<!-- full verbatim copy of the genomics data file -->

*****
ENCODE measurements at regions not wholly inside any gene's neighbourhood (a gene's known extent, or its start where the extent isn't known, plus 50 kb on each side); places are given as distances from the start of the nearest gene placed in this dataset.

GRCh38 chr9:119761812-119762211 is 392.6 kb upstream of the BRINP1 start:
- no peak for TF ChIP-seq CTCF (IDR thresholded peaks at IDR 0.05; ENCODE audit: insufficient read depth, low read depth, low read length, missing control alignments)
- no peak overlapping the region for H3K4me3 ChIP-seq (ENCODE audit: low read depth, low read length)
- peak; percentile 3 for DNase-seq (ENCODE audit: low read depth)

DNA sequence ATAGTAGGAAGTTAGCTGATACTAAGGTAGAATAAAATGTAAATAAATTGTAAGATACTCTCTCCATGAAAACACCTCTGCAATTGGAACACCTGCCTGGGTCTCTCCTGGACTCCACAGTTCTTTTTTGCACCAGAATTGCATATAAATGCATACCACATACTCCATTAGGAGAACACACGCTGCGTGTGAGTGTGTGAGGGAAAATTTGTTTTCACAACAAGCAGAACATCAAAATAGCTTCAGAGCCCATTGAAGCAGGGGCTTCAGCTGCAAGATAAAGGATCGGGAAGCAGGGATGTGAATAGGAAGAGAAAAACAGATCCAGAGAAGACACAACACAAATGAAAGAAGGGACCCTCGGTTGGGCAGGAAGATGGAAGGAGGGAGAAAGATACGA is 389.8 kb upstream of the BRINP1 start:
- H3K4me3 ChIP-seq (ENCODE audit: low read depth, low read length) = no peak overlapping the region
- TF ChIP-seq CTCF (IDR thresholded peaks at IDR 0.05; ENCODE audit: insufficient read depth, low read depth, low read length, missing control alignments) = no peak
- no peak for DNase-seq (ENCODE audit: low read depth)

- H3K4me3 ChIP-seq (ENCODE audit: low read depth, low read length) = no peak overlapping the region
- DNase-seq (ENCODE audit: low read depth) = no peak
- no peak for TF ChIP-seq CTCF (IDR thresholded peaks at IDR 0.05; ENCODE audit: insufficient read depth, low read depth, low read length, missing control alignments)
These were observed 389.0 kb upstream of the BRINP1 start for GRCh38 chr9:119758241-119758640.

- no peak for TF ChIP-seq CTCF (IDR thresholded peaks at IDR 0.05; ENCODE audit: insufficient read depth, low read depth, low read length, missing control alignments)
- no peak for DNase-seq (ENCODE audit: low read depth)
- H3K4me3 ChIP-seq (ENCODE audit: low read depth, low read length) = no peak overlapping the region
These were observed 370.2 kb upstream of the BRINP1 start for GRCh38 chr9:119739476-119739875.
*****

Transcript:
ENCODE measurements at regions not wholly inside any gene's neighbourhood (a gene's known extent, or its start where the extent isn't known, plus 50 kb on each side); places are given as distances from the start of the nearest gene placed in this dataset.

GRCh38 chr9:119761812-119762211 is 392.6 kb upstream of the BRINP1 start:
- no peak for TF ChIP-seq CTCF (IDR thresholded peaks at IDR 0.05; ENCODE audit: insufficient read depth, low read depth, low read length, missing control alignments)
- no peak overlapping the region for H3K4me3 ChIP-seq (ENCODE audit: low read depth, low read length)
- peak; percentile 3 for DNase-seq (ENCODE audit: low read depth)

DNA sequence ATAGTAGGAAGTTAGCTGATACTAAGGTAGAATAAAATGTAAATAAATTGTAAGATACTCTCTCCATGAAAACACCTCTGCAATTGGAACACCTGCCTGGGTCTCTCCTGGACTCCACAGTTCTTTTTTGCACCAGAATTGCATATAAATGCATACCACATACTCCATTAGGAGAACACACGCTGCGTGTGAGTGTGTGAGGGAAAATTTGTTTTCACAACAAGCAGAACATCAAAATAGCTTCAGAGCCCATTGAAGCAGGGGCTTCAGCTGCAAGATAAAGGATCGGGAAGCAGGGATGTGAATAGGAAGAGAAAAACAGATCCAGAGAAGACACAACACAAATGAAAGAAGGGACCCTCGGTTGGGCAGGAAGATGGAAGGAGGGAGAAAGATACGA is 389.8 kb upstream of the BRINP1 start:
- H3K4me3 ChIP-seq (ENCODE audit: low read depth, low read length) = no peak overlapping the region
- TF ChIP-seq CTCF (IDR thresholded peaks at IDR 0.05; ENCODE audit: insufficient read depth, low read depth, low read length, missing control alignments) = no peak
- no peak for DNase-seq (ENCODE audit: low read depth)

- H3K4me3 ChIP-seq (ENCODE audit: low read depth, low read length) = no peak overlapping the region
- DNase-seq (ENCODE audit: low read depth) = no peak
- no peak for TF ChIP-seq CTCF (IDR thresholded peaks at IDR 0.05; ENCODE audit: insufficient read depth, low read depth, low read length, missing control alignments)
These were observed 389.0 kb upstream of the BRINP1 start for GRCh38 chr9:119758241-119758640.

- no peak for TF ChIP-seq CTCF (IDR thresholded peaks at IDR 0.05; ENCODE audit: insufficient read depth, low read depth, low read length, missing control alignments)
- no peak for DNase-seq (ENCODE audit: low read depth)
- H3K4me3 ChIP-seq (ENCODE audit: low read depth, low read length) = no peak overlapping the region
These were observed 370.2 kb upstream of the BRINP1 start for GRCh38 chr9:119739476-119739875.